Justin Chew

Batman VS. Superman: Dawn of Justice Review

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Batman vs Superman: Dawn of Justice (BVS) represents a problem with DC Comic’s live action movie, particularly with its storytelling element.

When watching this movie you are presented with a complicated string of confusion that would leave you in a state of disarray wondering: “what did I just watch?”

Rather than feeding the campy superhero stereotype of punches and kicks, BVS instead attempts to take a more philosophical approach. It brings up topics of humanity, spiritual, god-complexes, loss, and the price of freedom. All of which is actually a good idea, unless of course, the movie tries too hard with philosophy and not enough with its storytelling which it did in this case.
This ended up being BVS. A philosophical debate and commentary of humanity with action scenes peppered in between, and moody soundtrack and flashy shots running concurrent.

Does this sound familiar? Remember a movie called Sucker Punch? If you know it, you’d get fair picture right away of BVS is like. There’s lots of talking, a weird storyline that doesn’t seem to go anywhere, heavy CGI, and cool action at times. As Zack Snyder directed both, the comparisons are understandably uncanny.

As with the case with Sucker Punch, audience entered in to watch one movie, and got something else entirely. Did they get a better than expected experience? Maybe… However, what they did get was a different movie than the trailer promoted.

Henry Cavill and Amy Adams returns as Clark Kent/Superman and Lois Lane from Man of Steel. As usual, Lois is the damsel in distress, who somehow gets entangled in the plot, even though she does nothing much to move it forward.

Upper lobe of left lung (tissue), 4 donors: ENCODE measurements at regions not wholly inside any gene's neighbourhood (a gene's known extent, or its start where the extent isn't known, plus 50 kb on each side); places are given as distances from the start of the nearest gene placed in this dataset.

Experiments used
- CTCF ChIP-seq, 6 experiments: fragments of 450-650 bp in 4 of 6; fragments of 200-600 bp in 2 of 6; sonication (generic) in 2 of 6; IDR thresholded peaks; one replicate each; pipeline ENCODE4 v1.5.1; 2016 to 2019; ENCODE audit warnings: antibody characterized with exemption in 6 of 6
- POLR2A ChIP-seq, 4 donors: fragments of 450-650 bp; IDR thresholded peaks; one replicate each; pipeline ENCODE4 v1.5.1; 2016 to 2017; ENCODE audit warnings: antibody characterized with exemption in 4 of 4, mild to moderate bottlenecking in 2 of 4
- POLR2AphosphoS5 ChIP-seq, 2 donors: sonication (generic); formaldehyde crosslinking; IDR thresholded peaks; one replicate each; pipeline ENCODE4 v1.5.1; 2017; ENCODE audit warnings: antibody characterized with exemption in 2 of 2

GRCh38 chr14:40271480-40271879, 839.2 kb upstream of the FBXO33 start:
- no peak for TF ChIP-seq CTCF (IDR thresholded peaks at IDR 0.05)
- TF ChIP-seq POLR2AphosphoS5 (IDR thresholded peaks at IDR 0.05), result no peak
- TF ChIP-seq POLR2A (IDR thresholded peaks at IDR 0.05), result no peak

Clark Kent once again behaves as the tragic hero, determined to save the world and do good even as his reputation is scrutinised and undermined by the villain of the movie Lex Luther.

Jesse Eisenberg is a newcomer in the franchises as the infamous Lex Luther. However, you would not notice if you weren’t looking out for it. Because instead of the menacing, genius, criminal mastermind, we instead get an Adam Sandler type wealthy man child who is constantly annoying.

Eisenberg’s portrayal fails to fit the image of Luther at all. No one would be afraid of this whinny big star wannabe type character in real life, so why would the audience? Of course, none of this is really the actor’s fault. There really isn’t much anyone can do to save the role if it was written this way. Eisenberg was simply miscast for the role.

This is going into spoiler territory, so feel free to skip if you like.

Another glaring fault of the character of Lex Luther is simply his motivation. In that, there is none! The movie doesn’t actually answer that question, so it can be construed as being left up to the audiences’ interpretation.

The movie shows to some degree that he is trying to prove a point through his actions, but it’s so vague and not discussed in any kind of exposition and that reinforces the problem.

To sum it up, BVS is a popcorn movie. Watch it with some friends, gag about it, and look forward to Captain America: Civil War. Marvel hasn’t failed us yet.

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